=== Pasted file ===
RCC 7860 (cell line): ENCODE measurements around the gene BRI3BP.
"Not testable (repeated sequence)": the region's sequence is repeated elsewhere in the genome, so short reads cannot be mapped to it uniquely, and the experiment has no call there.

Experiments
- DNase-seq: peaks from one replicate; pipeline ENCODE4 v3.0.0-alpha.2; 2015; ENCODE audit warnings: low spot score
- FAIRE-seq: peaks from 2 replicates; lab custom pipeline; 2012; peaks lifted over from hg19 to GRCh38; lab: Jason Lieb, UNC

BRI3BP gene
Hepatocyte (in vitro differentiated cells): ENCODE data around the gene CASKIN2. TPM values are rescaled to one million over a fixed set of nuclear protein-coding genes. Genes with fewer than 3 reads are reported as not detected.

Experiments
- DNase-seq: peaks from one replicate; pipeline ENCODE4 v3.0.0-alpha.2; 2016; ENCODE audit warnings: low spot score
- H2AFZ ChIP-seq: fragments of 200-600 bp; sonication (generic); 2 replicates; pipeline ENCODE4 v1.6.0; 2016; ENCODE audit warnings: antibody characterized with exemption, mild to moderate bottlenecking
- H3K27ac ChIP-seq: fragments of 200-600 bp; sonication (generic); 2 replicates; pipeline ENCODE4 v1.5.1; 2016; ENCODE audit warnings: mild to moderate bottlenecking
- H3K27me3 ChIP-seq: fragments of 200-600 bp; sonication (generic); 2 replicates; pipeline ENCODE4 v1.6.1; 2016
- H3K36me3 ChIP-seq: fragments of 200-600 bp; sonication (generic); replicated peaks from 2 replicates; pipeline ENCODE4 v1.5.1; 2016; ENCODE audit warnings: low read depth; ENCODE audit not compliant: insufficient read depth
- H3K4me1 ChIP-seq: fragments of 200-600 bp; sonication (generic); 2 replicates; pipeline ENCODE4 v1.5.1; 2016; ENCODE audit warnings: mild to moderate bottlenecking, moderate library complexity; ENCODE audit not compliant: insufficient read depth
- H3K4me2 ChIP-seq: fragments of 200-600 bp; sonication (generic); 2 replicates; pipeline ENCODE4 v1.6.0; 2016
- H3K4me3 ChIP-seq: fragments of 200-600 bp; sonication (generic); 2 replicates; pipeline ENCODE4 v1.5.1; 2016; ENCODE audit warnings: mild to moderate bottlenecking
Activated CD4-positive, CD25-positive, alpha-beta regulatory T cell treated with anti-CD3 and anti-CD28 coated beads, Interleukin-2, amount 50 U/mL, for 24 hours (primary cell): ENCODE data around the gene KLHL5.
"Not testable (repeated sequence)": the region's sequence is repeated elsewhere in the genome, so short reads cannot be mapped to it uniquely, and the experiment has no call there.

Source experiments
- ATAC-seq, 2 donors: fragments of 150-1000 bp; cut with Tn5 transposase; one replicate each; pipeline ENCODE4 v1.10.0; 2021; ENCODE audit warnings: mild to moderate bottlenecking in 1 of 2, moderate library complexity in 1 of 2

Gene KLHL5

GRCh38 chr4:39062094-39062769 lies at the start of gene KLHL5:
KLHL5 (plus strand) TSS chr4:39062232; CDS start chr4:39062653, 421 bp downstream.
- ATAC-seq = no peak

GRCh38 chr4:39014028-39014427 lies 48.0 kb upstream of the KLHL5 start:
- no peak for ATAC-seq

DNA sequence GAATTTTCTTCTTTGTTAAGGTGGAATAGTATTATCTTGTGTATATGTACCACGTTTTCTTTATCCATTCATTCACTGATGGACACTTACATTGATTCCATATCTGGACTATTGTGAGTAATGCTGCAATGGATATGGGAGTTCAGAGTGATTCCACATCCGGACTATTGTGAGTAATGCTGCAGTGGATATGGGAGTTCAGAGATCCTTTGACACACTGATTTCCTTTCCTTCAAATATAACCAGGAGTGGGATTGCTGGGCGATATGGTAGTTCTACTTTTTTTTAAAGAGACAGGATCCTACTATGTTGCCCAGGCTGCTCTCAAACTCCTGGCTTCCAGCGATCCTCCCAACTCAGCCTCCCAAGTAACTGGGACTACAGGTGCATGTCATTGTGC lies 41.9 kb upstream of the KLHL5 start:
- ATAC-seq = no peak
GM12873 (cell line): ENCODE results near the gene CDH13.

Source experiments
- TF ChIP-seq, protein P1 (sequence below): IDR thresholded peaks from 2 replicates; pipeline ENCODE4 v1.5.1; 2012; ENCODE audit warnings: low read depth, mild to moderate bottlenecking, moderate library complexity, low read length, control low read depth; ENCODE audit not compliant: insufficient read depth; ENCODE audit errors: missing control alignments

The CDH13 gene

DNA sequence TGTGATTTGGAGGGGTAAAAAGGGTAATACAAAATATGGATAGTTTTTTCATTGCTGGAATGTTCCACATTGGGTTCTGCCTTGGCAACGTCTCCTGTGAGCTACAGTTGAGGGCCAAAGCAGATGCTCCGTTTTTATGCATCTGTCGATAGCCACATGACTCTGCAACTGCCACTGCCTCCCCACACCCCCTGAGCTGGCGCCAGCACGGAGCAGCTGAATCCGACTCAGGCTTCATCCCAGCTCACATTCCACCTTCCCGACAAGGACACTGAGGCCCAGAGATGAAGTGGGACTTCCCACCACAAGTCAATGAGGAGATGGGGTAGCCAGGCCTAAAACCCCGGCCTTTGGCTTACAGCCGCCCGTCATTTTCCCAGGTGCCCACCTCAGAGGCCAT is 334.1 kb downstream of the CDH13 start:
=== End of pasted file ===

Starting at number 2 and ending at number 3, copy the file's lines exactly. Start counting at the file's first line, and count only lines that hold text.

"Not testable (repeated sequence)": the region's sequence is repeated elsewhere in the genome, so short reads cannot be mapped to it uniquely, and the experiment has no call there.

Experiments